What To Do During Your Child's Surgical Operation
What's a Mother to do while her son is having surgery? For the next three hours, I am left with my thoughts, my laptop and my cell phone close at hand, waiting for the call to hear he is done and okay and that everything is going to be fine.
Early this morning, Jonathan and I left for the hospital, saying our goodbyes to Wrigley and to Bill who was heading out the door for work. It's a beautiful, sunny day, but we put on our jacket and sweatshirt anticipating a cold waiting room. Going to the hospital so early allows us a great parking space near the front entrance and soon we are greeted with pleasant people directing us to the first waiting room. The two women behind the desk speak clearly and kindly. I cannot help notice how smooth and professional the Mayo Hospital runs and make note that I bet this experience is quite different in say, England or Norway or even Canada. The word 'privatization' is not a dirty word. Looking around us, I see mostly older couples and several extremely overweight people, as well. I think about how some of these folks have to come here often and their faces show the strains so visibly. We are the lucky ones in this room and I thank the man upstairs for giving me a heathly family.
JB and I are also more fortunate and are more relaxed than most here because his Dad is a surgeon at this hospital and he is right at JB's side along the way. His great bedside manner relaxes Jonathan's nerves. It feels like a big, happy family as nurses come and go asking the routine questions before one goes into surgery. They are a happy bunch who seem to all love what they do for a living.
The surgeon happens to be a guy I knew 25 years ago, back when we all lived in Rochester, Minnesota. He tells me he remembers the big balloon arch and game set up at the Fellow's Fair I had planned, so residents could see and enjoy their children for an afternoon. Even back then, I was always involved in either fundraisers for the Ronald McDonald's House for cancer patients or creating special events for the residents and their families. His bedside manner is honed to perfection and puts me and JB at ease. He tells me the first hour he will fix JB's deviated spectum. Apparently, somewhere during his active life, he broke his nose and we didn't even know it. I suspect it occurred while he was playing basketball and I try to imagine what he must have felt like that night when it broke. Also, this area is extremely inflamed and must be scraped out and cleaned up. The doctor didn't use the words "scraped out" but this is what I imagine is happening during this first hour. Next, they must remove all the mucus and blockage in all four sinus cavities. The x-ray showed almost no air passage getting through any of these areas. This is called endoscopic sinus surgery. (Don't quote me on those terms exactly....as a Mom you are listening carefully but I felt somewhat hazy at the same time). This is the second surgery for the day for the surgeon but he seems refreshed and ready for another 3+ hour operation. I think about how hard that must be to stand and operate for hours at a time. I am grateful that my son is in such dedicated and educated hands.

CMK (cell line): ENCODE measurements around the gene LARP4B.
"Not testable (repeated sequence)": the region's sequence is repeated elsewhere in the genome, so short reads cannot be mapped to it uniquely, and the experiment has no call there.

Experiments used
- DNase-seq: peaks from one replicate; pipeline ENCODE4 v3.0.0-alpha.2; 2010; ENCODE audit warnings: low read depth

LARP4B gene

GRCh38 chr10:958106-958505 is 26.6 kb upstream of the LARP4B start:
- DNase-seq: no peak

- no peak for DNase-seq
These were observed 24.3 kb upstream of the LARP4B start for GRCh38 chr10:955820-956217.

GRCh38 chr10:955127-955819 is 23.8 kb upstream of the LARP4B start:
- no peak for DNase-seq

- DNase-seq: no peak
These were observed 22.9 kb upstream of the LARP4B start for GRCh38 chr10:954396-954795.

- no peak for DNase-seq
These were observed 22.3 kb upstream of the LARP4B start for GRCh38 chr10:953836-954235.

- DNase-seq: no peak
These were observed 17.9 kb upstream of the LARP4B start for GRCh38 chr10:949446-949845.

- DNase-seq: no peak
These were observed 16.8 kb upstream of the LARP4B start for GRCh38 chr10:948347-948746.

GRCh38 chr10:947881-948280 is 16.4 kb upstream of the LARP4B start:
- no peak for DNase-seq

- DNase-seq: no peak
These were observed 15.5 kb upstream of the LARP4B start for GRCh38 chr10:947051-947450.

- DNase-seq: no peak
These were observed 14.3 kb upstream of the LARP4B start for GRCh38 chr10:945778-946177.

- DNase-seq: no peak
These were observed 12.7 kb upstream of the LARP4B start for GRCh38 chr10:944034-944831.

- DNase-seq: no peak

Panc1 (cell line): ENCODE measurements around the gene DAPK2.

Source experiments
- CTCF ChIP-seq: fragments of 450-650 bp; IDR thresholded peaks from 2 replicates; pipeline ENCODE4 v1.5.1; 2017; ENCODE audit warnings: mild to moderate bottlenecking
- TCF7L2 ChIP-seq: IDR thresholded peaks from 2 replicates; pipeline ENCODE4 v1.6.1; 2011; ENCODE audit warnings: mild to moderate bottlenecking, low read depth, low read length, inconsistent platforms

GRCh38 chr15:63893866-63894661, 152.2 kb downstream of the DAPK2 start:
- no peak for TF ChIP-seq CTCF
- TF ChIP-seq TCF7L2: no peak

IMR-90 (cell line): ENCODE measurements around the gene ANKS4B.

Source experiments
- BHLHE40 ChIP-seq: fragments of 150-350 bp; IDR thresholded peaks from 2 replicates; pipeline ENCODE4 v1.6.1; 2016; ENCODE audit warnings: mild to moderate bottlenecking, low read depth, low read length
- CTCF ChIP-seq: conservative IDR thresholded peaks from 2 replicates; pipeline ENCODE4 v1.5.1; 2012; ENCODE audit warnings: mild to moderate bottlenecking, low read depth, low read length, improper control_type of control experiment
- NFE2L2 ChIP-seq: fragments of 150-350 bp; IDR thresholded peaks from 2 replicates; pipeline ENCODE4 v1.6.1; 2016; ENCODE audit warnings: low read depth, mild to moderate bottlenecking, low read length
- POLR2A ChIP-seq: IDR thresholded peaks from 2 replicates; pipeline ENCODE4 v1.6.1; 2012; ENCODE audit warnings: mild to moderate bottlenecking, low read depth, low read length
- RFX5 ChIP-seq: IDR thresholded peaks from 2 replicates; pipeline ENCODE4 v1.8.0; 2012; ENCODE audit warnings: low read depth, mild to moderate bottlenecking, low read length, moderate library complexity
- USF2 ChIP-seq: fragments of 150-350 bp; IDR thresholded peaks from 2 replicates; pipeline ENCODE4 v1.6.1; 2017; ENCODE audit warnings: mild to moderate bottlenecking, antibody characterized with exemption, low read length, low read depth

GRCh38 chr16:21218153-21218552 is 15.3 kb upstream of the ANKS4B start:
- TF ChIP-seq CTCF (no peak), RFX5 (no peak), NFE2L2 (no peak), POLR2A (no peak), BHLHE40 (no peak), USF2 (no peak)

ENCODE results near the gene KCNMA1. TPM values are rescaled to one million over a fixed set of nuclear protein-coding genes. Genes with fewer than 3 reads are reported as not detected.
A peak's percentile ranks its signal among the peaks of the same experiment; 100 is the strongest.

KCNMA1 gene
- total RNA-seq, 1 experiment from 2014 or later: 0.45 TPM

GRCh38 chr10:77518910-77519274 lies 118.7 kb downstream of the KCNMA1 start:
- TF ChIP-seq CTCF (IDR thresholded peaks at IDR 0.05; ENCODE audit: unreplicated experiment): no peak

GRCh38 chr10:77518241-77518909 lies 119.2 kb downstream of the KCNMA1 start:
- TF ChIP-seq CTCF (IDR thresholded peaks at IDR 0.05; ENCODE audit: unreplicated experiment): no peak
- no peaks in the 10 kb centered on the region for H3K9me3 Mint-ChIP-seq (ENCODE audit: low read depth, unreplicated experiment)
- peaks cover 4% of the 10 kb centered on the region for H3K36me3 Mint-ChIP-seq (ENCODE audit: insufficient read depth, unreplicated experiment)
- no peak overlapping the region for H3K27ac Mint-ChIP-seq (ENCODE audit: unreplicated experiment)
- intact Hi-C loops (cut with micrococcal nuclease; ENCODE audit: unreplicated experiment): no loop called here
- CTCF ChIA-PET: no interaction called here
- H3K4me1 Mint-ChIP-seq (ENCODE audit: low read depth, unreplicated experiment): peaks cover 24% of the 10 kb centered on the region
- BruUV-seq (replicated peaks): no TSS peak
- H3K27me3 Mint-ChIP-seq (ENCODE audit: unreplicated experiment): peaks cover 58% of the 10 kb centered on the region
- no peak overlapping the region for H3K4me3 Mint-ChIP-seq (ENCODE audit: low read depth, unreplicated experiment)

As I kissed and hugged JB goodbye and left the room to go and wait, small doubts and fears came rushing to the surface. What if....... .................. ................. but you cannot think like that. At times like this, you must have faith and trust. You must be calm and collected. You can pray. I swallow the lump of fear in my throat, and head to my waiting place and speak to you.
I've managed to type away half of this waiting period. I have other work to get done, but I sense anything I try to work on will not come out focused or even coherent!
Perhaps a walk around the block will be my next move......